[T}he police used a model called the 100X to emit a series of sharp, piercing beeps directed at people who in some cases were less than 10 feet away. Soon afterward, six of those who were nearby at the time and said they had developed migraines, sinus pain, dizziness, facial pressure and ringing in their ears filed a lawsuit challenging the police’s use of the device.

With this ruling, the plaintiffs’ lawsuit, which asserts that “their 14th Amendment rights had been violated, by an excessive use of force,” can proceed against the city and two members of the Police Department’s Disorder Control Unit. The judge found that the officers used one of the LRADs to order protestors onto the sidewalks, but also “employed the deterrent tone between fifteen to twenty times over a span of three minutes” and  “at points the officers used the device within 10 feet of the plaintiffs and angled it toward them.”  One of the plaintiffs said that “the sound that night was earsplitting and seemingly without respite,” adding that “[i]t’s like a noise flamethrower.”

The idea that a weapon developed to repel terrorist attacks was used on U.S. citizens who were protesting peacefully–a right guaranteed under the Bill of Rights–is appalling. One hopes that this lawsuit will remove LRADs from all police arsenals, and lead to the general recognition that sound can be a weapon and noise must be controlled.

 

Is your home too noisy? Here’s a useful guide to help make your space more peaceful:

How to solve common sound problems in your home. Kate Wagner, a graduate student in Acoustics writing for Curbed.com, has written an interesting piece on room acoustics that is very accessible for the layperson.  She describes basic acoustic principles and examines common sound problems and solutions.  Whether the issue is your entertainment system or an open plan space, Wagner offers straight forward suggestions you can use to make your home as aurally comfortable as possible.

If you want to learn more about about sound absorption, reflection, diffusion, and transmission to see how they affect the sound quality of a room, watch this short and informative video Wagner linked to in her piece:

 

This sounds like clickbait but it isn’t:

Try this one trick to hear people better at parties. And the trick is?  “People in noisy situations should face slightly away from the person they’re listening to and turn one ear towards the speech.”  A new study, funded by UK charity Action on Hearing Loss, finds this technique is a particularly helpful listening tactic for cochlear implant users, and is “compatible with lip-reading, which was unaffected by a modest, 30-degree head orientation.”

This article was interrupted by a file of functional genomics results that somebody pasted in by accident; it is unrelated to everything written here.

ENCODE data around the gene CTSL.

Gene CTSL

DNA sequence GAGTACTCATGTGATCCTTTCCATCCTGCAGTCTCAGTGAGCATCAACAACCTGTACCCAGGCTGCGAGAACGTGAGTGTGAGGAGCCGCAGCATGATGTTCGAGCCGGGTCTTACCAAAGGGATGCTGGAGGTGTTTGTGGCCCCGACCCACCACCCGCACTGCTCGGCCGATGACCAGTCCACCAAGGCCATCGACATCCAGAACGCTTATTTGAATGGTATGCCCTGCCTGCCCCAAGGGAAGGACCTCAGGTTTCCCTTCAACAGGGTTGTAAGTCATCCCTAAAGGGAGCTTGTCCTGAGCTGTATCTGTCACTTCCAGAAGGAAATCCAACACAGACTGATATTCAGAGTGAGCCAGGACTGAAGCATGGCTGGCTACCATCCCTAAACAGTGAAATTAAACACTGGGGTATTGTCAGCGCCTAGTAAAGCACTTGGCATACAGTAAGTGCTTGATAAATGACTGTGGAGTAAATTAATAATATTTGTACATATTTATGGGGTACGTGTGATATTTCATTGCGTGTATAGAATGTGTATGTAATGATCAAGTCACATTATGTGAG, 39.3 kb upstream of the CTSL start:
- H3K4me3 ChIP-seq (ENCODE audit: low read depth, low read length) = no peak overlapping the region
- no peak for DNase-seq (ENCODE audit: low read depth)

Click the link above to learn more about why this technique works and to watch the video at the bottom of the webpage on binaural audio (or how to record sound so it sounds like it does in your head).

 

A little self-help can’t hurt

In light of the recent study linking traffic noise to an increased risk of acquiring dementia, this article is a must read: How To Reduce Noise Pollution At Home.

Of course, one would hope that governments would think about how best to limit noise after reading that frightening study.  The medical costs alone should be enough to motivate even the most dispassionate bean counter.  But until they do, we really must take matters into our own hands and try to make our homes as peaceful and noise free as possible.

Link via @QuietMark.

 

Companies employ gimmicks in lieu of addressing noisy workplaces

Startup Stock Photos

As cubicles and wall-less offices proliferate, companies are adding special rooms, lounges, even gardens where employees can take a pause.

, The Boston Globe, writes about the quiet spaces Tufts Health Plan offers to its employees.  While quiet spaces may seem like the newest perk du jour startups offer to lure talent, there’s another reason for these amenities:

Watertown-based Tufts is among many companies now offering quiet spaces where employees can step away from their desks for a few minutes and recharge. Such spaces are especially welcome in open offices, where workers sit in close quarters and noise carries easily. The garden and the quiet room at Tufts, which opened in recent years, have been popular with a small, enthusiastic, and growing group of employees. “The more people hear about it, the more they’re willing to try it,” says Lydia Greene, Tufts’s chief human resources officer. “Pretty soon we will need a bigger room.”

Yes, the reason for the quiet room and garden is to compensate for the uncomfortably noisy work space Tufts imposes on its employees.  Sadly, the article prints the unsupported assertion that “firms eliminate private offices to foster collaboration,” when it’s not exactly a secret that the business case for open plan offices is simple: They’re cheaper.

When one considers the cost of providing quiet spaces plus the time lost when employees seek out a quiet space in which to decompress, perhaps the new trend will be a return to offices?

Link via @jeaninebotta.